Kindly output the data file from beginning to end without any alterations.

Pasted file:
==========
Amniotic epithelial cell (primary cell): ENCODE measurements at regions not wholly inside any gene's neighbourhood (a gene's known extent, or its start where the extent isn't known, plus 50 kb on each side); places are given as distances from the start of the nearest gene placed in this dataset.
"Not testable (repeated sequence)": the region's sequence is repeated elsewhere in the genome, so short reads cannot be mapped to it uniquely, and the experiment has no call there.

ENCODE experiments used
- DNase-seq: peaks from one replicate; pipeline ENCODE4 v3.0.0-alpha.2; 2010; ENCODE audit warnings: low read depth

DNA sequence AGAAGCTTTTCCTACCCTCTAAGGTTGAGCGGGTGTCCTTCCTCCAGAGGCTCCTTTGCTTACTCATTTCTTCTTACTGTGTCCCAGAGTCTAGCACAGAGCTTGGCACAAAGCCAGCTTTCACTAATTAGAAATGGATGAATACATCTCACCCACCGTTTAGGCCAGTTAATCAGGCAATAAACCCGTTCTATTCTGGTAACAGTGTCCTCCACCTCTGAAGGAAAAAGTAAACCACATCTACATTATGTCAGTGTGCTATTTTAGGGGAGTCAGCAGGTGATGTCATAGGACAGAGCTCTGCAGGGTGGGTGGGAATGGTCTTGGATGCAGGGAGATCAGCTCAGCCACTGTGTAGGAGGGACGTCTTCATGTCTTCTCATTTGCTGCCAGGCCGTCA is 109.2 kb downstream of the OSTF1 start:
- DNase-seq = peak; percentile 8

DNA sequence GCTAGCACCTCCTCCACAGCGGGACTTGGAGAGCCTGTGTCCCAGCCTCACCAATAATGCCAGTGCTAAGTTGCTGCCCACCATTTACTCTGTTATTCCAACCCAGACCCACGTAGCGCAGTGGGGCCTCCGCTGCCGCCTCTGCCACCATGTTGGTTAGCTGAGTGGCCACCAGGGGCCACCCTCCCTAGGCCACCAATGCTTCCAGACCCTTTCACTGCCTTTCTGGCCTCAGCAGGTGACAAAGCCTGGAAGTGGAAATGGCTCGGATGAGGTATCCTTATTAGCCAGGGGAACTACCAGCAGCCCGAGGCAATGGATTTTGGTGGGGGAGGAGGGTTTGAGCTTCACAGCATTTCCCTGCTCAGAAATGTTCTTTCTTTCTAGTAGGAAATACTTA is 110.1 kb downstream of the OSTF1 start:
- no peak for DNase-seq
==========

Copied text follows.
Amniotic epithelial cell (primary cell): ENCODE measurements at regions not wholly inside any gene's neighbourhood (a gene's known extent, or its start where the extent isn't known, plus 50 kb on each side); places are given as distances from the start of the nearest gene placed in this dataset.
"Not testable (repeated sequence)": the region's sequence is repeated elsewhere in the genome, so short reads cannot be mapped to it uniquely, and the experiment has no call there.

ENCODE experiments used
- DNase-seq: peaks from one replicate; pipeline ENCODE4 v3.0.0-alpha.2; 2010; ENCODE audit warnings: low read depth

DNA sequence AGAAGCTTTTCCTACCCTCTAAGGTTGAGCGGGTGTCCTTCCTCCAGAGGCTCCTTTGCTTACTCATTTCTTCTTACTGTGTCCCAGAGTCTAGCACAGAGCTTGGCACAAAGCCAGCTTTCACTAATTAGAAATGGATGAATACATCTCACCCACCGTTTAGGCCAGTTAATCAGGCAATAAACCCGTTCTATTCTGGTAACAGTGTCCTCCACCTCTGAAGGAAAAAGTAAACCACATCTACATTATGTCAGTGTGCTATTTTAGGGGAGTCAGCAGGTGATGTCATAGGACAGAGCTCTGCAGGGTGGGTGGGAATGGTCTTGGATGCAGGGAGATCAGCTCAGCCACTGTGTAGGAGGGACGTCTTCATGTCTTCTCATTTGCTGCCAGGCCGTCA is 109.2 kb downstream of the OSTF1 start:
- DNase-seq = peak; percentile 8

DNA sequence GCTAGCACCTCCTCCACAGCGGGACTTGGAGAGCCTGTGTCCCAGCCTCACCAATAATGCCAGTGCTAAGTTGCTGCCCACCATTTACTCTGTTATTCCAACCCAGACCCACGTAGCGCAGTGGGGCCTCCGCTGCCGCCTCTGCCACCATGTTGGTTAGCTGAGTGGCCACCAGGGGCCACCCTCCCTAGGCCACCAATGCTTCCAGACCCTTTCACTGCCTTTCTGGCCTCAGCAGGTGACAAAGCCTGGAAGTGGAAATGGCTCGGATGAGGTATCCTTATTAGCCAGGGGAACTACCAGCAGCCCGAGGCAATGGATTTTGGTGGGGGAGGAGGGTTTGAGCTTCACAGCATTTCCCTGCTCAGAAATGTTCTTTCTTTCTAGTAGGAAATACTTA is 110.1 kb downstream of the OSTF1 start:
- no peak for DNase-seq